Theater Finds A New Haunt -- Ghost With A Grin Appears To Set Stage For A Resurgent Everett Theater Scene

Theatrical types love a good ghost story, so it's fitting that the historic Everett Theatre has acquired a resident spook.

He's not Casper the Friendly Ghost, but he seems jovial. Those who've seen him say he wears a broad grin, so he's been dubbed "Smilin' Al" in honor of Al Jolson, who performed at the theater in 1906 and 1915.

Sherry Penoyer, founder of the new company Wishome Productions, is among five folks who say they've seen or heard him.

In September, her company helped reopen the 91-year-old theater for its first stage production in more than 40 years, a successful run of "Come Back to the Five & Dime, Jimmy Dean, Jimmy Dean."

"I had an armful of cleaning supplies . . . and as I start to swing through the front doors this person comes rushing past me and actually pushes me back into the glass door. I look back and there's nobody there," said Penoyer, 36.

"But I know I saw this man - a gray-haired gentleman, huge smile, grinning ear-to-ear. He was rushing, arms open wide, into the theater," she said. "It took me a moment to pause: `OK, are your feet on the ground? How much sleep did you have last night?' "

"Al" is not the only one smiling these days about the local theater scene, which is showing its biggest resurgence in decades.

Although community theater has always been a part of Everett's social scene, it's finally moving out of makeshift venues and back onto professional stages.

Three new theaters

For the first time since Everett's theatrical heyday of 1915-16, Everett has three theaters designed specifically for live stage productions. And all three have opened - or in the case of the Everett Theatre, reopened - this year.

"The amount of theater going on in town has never been greater," said Arden Flom, theater program director for Everett Community College (ECC), who for 26 years has imparted his love of theater to local youth.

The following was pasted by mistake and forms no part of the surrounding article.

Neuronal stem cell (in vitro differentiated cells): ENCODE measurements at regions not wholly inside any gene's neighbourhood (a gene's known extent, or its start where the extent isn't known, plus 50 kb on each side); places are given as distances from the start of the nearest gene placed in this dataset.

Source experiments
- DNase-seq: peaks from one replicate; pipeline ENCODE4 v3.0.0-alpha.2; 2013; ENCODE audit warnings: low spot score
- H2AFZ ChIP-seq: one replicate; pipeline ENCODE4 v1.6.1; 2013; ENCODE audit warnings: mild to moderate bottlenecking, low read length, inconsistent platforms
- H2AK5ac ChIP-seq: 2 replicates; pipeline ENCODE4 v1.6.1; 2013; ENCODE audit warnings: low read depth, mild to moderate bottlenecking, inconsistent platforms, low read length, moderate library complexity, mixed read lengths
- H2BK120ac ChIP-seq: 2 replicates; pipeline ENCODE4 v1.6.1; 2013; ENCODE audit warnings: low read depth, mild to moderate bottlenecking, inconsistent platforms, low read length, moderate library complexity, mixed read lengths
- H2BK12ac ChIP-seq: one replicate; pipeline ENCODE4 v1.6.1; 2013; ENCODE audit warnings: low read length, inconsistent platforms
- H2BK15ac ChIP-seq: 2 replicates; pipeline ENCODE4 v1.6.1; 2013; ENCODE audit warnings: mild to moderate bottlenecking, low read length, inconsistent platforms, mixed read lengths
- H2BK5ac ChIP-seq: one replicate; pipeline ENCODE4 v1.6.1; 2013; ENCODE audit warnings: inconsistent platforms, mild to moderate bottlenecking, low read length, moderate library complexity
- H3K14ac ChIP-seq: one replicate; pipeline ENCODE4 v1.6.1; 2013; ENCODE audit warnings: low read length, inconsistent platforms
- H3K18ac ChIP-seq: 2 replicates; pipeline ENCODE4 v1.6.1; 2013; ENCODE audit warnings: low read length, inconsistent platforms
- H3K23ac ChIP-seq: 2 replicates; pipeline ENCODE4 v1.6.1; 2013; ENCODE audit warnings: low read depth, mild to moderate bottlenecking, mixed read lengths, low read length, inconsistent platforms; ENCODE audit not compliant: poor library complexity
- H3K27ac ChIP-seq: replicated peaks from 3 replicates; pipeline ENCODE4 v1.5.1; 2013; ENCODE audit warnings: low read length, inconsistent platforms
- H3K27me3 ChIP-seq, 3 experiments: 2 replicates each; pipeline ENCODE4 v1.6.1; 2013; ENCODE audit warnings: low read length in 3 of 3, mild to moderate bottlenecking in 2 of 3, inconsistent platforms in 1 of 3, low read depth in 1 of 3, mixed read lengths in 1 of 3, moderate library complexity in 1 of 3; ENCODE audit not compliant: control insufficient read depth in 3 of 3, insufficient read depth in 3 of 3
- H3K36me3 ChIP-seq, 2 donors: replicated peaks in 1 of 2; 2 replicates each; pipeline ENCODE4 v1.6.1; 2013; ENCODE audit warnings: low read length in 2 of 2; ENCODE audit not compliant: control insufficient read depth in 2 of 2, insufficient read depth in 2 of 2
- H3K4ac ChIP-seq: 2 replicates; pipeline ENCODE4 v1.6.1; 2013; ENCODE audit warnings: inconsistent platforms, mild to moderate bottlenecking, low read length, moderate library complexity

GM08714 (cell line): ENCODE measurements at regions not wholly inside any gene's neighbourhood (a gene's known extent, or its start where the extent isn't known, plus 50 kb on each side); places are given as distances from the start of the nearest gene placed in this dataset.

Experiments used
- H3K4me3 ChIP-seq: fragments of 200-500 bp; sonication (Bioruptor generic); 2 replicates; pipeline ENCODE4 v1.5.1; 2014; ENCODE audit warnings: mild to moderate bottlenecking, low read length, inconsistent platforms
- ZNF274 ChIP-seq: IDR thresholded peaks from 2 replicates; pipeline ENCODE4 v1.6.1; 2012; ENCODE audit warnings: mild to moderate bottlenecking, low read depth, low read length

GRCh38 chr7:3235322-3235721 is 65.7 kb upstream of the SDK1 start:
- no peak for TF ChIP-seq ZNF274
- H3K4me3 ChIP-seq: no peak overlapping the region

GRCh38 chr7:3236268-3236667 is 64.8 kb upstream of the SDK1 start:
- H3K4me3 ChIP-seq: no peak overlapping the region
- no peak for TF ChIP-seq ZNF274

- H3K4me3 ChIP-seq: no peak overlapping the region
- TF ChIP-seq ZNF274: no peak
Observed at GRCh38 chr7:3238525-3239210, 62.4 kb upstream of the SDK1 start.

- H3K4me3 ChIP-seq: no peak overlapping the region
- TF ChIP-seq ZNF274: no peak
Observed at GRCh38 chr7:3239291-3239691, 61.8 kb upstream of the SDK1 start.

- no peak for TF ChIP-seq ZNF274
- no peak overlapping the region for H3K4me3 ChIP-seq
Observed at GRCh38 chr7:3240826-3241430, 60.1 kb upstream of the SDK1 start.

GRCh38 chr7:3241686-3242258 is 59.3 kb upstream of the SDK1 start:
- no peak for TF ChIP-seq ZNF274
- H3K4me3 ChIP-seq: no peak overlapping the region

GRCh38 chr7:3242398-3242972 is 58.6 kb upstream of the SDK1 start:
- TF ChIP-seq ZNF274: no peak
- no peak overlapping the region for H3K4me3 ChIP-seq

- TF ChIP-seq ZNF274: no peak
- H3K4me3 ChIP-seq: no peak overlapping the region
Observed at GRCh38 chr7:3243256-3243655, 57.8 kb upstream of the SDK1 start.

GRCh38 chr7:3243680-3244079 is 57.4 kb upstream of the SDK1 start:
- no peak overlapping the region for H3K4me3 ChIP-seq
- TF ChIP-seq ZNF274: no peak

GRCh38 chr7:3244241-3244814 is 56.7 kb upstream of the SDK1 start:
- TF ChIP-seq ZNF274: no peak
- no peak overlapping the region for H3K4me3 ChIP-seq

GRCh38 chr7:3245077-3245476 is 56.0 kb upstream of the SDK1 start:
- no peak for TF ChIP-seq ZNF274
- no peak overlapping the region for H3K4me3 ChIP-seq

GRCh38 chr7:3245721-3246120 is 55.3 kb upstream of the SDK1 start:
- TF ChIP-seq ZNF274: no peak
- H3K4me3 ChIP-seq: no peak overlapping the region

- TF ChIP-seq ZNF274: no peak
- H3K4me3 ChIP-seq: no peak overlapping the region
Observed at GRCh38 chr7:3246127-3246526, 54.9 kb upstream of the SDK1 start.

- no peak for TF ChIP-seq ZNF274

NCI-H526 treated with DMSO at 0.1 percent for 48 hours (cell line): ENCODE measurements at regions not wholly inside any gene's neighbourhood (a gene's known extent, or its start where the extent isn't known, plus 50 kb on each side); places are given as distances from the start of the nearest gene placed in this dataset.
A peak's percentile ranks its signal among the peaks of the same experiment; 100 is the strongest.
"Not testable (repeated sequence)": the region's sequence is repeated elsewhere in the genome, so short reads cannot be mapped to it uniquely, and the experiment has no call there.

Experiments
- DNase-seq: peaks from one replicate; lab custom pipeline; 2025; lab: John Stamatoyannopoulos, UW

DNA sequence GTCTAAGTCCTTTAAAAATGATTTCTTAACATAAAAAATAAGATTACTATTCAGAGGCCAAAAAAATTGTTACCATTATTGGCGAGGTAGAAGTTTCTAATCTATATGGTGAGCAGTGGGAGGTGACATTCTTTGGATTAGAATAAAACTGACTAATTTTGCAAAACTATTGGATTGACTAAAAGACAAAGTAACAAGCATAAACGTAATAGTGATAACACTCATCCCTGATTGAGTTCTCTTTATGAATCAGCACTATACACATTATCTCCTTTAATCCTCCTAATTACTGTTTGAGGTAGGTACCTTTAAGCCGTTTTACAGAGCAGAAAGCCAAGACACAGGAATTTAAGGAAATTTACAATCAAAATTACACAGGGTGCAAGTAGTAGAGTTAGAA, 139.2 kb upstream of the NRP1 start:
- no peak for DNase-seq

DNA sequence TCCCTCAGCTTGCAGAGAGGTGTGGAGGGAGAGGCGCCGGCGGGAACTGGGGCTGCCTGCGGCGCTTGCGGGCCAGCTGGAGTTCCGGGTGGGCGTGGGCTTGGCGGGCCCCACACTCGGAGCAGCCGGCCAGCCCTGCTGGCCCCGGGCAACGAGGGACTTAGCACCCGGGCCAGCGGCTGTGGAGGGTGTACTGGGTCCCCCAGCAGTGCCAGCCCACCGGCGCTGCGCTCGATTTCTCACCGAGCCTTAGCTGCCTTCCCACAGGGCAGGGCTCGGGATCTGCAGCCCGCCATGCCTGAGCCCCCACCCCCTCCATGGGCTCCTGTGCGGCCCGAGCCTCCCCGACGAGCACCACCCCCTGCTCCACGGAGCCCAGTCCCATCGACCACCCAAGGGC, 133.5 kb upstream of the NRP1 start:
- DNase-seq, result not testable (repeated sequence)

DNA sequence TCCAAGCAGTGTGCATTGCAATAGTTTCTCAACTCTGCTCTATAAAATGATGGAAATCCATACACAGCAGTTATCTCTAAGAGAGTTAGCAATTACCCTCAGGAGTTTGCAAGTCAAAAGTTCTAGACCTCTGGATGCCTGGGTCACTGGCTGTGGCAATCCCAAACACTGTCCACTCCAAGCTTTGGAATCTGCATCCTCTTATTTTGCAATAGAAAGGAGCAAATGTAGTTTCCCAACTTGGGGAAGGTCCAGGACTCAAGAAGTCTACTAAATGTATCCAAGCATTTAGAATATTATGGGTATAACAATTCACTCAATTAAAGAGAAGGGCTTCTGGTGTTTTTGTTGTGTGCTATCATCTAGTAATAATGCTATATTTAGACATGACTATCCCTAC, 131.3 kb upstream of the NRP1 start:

"We haven't had as much variety of entertainment experiences in town since I've been here. And certainly we haven't had professional theater in town," he said.

That changed in August, when the $10.67 million Everett Community Theater opened. Its top priority is presenting touring shows - including Broadway musicals, classical concerts, children's shows and a wide variety of folk performances - but its mission also includes some community theater.

Its resident theater company is Flom's ECC program, which this year will produce two shows and a series of student-directed plays.

In addition, the Everett Opera Guild last week presented "Amahl & the Night Visitors" at the community theater, and on Sunday the Everett Chorale will present its Christmas concert there.

The least-known of the trio of new performance halls is the Snohomish County Public Utility District's theater, part of a $23.3 million expansion and renovation of the PUD's headquarters on Everett's California Street.

The PUD calls its $930,000 venue an auditorium, but it features professional sound and light systems, a half-sized fly for scenery, catwalks, a full backstage connected to an outdoor loading ramp and a "green room."

All the PUD facility lacks is a raised stage and an orchestra pit, although it has a loft built into a side wall that seats a five-piece combo.

The Northwest Savoyards, a local musical-theater group, will present its next two productions at the 300-seat PUD theater, beginning with "The Gondoliers" in March. The Savoyards originally signed an agreement to perform at the Everett Community Theater but then severed that relationship due to a dispute over advertising promises.

Made for other uses

PUD officials are squeamish about calling their venue a theater, in part because they don't want anyone to jump to the conclusion they're competing with the Everett Community Theater. That the Savoyards decided to perform at the PUD instead of the community theater complicates the matter.

"We don't want to be competitive with anyone else. We just want to be available for the community," said Peter Newland, a PUD commissioner and an emeritus board member of Seattle's Intiman Theatre.

The PUD facility was built primarily for utility uses such as public hearings, staff meetings, and dramatic educational programs for local schoolchildren, Newland said. But it also was intended for use by the community, he said.

"We never envisioned anything as big as the Savoyards here. It's lovely, really," Newland said. "There's no community benefit in having this place dark."